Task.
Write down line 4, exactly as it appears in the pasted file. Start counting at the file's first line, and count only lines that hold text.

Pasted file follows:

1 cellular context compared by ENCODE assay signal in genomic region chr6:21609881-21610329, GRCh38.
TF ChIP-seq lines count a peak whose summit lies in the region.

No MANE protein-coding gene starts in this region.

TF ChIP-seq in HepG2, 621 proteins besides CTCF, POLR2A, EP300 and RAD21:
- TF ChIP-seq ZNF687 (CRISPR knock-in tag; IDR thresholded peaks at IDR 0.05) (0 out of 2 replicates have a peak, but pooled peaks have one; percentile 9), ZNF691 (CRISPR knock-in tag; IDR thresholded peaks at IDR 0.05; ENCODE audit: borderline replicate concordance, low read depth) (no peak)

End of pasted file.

TF ChIP-seq in HepG2, 621 proteins besides CTCF, POLR2A, EP300 and RAD21: